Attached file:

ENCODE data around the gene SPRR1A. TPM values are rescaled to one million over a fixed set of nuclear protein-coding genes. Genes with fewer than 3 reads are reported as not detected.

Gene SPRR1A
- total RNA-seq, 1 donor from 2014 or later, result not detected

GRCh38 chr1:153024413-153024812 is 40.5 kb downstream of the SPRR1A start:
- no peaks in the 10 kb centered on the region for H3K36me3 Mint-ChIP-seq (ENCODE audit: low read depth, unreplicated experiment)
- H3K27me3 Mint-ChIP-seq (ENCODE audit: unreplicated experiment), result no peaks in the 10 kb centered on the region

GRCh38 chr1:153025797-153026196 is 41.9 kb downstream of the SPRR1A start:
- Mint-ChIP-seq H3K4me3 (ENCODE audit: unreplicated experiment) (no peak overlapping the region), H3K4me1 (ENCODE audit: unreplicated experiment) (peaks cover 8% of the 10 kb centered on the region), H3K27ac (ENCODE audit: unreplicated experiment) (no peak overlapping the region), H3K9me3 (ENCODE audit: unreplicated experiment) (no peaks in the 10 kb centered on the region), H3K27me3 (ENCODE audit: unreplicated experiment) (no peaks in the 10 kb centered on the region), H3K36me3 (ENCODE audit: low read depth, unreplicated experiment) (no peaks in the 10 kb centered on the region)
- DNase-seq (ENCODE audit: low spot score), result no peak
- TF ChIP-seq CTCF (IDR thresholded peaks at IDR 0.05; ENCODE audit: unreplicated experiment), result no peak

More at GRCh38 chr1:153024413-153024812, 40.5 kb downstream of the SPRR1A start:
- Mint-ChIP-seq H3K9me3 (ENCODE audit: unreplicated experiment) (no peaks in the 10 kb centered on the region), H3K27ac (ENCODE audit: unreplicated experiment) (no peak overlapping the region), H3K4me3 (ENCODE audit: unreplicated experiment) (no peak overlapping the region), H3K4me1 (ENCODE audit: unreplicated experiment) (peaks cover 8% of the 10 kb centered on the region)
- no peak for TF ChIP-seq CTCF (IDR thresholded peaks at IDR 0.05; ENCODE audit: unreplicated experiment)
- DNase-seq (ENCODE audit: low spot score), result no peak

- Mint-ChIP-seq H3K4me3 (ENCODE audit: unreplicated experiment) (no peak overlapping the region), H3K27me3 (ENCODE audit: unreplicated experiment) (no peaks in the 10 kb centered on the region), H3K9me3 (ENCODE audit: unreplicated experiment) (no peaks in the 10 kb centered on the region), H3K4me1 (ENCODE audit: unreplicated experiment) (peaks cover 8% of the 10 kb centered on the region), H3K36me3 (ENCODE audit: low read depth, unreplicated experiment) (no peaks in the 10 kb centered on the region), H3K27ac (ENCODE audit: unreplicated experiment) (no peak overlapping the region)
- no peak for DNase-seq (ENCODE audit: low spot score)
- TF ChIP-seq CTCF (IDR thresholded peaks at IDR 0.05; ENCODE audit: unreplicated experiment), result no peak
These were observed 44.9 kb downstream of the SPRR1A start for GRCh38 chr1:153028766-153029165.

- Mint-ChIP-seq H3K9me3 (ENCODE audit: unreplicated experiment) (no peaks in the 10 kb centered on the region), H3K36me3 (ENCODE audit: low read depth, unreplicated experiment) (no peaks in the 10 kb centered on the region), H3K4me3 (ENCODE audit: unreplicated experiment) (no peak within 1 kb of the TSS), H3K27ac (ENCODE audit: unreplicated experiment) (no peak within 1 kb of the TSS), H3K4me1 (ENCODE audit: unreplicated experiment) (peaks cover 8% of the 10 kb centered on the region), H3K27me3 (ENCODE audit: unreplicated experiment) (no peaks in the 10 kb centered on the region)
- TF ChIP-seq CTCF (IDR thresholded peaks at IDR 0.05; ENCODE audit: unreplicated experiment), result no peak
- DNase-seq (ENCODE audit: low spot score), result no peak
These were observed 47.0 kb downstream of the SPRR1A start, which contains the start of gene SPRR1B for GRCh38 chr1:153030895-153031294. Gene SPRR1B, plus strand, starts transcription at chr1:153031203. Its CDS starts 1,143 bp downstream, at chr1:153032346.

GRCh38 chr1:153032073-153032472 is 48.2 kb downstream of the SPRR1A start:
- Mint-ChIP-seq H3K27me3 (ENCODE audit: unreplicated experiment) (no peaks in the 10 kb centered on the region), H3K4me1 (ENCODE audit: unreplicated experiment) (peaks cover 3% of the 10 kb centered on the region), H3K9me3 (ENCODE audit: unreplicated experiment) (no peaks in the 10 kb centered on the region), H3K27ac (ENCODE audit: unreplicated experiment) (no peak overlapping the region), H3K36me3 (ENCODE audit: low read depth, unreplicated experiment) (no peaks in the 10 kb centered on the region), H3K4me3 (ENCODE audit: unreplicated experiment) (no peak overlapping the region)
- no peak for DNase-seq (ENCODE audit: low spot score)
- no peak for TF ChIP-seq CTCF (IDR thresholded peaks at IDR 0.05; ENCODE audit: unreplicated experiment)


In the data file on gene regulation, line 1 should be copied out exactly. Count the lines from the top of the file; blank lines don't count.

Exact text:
ENCODE data around the gene SPRR1A. TPM values are rescaled to one million over a fixed set of nuclear protein-coding genes. Genes with fewer than 3 reads are reported as not detected.